“The Lyons,” Nicky Silver‘s play, now on Broadway at the Cort Theater for an open-ended run, is billed as a comedy. When I saw it recently, the audience around me – mostly Jewish, comfortable and over 65 – seemed to love it, laughing, cheering and applauding (as have the vast majority of the critics). I did not love it, and I’ve been trying to puzzle out why that is.
From the first moments, Linda Lavin, playing Rita Lyons, a brittle, bitter Jewish mother of a certain age, has the audience cheering her. (If she is Rita Lyons, shouldn’t the play be called The Lyonses? Unless the title is making a point, and she is the Lyons, singular. Confusing, unsettling, oddly like my experience of this play – a joke I don’t get.) Lavin deserves her recent Tony nomination. Rita embodies the negative aspects of the Jewish mother stereotype (perpetually dispapointed, nagging, manipulative and undermining) along with a dash of Jewish American Princess (materialistic, indifferent to sex, and selfish). She’s terrible to her (understandably crabby) dying husband Ben, impatient for him to get on with it so she can redecorate; she sees her children, Lisa and Curtis, as colossal (though not surprising) disappointments.
Her ostensible expressions of love and support are barbed with dissatisfaction and contempt. As the action of the play progresses, we learn that she has felt stifled and trapped in her marriage, but that made me feel contempt rather than sympathy. She stayed in a toxic situation, making it exponentially more toxic. What did anyone ever do to her to deserve her withering scorn? And why does the audience find it so hilarious, and moving?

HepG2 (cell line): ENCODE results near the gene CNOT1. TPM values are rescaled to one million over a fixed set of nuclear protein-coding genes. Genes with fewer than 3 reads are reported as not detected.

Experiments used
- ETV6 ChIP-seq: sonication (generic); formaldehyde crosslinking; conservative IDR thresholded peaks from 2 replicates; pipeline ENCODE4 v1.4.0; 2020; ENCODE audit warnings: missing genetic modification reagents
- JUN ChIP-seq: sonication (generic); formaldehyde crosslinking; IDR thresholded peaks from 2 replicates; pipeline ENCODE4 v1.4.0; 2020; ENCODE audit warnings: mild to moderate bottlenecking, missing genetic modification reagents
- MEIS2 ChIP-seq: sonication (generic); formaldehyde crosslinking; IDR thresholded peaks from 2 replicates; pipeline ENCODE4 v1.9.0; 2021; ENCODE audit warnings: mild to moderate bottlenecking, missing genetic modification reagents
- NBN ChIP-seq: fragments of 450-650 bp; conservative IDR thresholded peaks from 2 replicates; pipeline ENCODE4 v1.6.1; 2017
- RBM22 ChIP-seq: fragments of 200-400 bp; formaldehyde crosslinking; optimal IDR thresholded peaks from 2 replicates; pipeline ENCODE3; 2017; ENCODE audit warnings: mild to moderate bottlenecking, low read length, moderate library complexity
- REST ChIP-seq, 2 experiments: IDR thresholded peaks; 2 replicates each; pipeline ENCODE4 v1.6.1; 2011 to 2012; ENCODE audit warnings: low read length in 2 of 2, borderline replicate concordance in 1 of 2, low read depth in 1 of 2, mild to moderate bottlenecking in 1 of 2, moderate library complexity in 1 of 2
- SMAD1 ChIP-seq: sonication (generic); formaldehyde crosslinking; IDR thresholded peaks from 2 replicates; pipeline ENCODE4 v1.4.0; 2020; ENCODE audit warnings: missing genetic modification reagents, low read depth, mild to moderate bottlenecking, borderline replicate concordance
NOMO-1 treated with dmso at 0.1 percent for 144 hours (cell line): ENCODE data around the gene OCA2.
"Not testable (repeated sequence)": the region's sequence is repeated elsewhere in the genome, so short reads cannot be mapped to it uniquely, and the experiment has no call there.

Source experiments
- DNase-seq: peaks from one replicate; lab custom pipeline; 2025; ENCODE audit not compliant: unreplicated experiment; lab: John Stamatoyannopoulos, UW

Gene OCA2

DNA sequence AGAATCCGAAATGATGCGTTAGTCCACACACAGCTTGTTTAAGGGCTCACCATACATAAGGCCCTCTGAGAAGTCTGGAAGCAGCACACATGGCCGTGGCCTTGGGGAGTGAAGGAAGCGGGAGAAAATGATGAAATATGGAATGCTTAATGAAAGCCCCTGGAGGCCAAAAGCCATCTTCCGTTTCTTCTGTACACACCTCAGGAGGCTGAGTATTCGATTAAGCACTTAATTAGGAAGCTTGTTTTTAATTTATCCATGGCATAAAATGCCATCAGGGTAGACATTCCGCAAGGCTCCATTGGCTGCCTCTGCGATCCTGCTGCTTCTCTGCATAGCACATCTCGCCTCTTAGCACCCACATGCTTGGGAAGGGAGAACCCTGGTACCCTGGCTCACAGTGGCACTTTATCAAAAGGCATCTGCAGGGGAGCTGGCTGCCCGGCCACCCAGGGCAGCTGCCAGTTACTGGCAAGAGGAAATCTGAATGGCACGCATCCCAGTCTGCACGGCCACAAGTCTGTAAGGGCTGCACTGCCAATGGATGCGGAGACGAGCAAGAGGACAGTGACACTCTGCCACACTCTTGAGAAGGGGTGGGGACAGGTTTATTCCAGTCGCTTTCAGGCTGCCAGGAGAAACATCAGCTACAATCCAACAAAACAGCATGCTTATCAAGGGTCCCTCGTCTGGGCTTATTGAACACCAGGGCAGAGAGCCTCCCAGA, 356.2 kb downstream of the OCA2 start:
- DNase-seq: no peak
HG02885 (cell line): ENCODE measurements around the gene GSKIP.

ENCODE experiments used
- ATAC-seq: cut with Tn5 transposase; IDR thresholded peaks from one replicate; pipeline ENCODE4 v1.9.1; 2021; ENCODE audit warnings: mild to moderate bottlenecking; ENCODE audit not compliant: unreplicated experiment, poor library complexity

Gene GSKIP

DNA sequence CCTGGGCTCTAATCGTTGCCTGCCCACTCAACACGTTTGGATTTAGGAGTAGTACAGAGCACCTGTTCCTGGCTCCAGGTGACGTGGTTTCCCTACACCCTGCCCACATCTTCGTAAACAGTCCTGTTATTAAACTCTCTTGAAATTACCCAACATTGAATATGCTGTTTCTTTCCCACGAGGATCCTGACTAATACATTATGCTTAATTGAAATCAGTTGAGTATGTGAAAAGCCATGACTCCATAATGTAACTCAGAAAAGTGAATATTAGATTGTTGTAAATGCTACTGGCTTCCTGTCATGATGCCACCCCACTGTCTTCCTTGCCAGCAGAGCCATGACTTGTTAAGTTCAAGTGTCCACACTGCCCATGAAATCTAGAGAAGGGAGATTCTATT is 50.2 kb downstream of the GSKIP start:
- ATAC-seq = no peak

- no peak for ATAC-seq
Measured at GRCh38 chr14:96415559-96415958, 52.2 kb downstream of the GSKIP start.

The message seems to be that family is toxic, and you should get the hell away if you want to survive and find love.
The audience’s appreciation had a rebellious sense of you-go-girl, let-it-all-hang-out release; they cheered Rita on as she tells everyone how disappointing they are and how she’s never liked any of them. The adored her, and left the play all smiles. I’ve talked to people in their sixties who loved “The Lyons,” who found it bold and funny, painful and angry. Maybe I’m the wrong generation for this play. Silver himself is 51. I don’t see anything funny or even entertaining about isolated, self-desctrutive and cruel characters who lie to each other and themselves, in lieu of connection or acceptance. Further Silver’s version of the Jewish mother/JAP stereotype feels not just emptily nasty but stale here. I have a bewildering sense that I missed something, or that I’m being humorlessly politically correct. So many people have enjoyed this play. I’m interested in what they saw that I did not see, and welcome comments from readers who’ve seen the play. Tell me what I missed!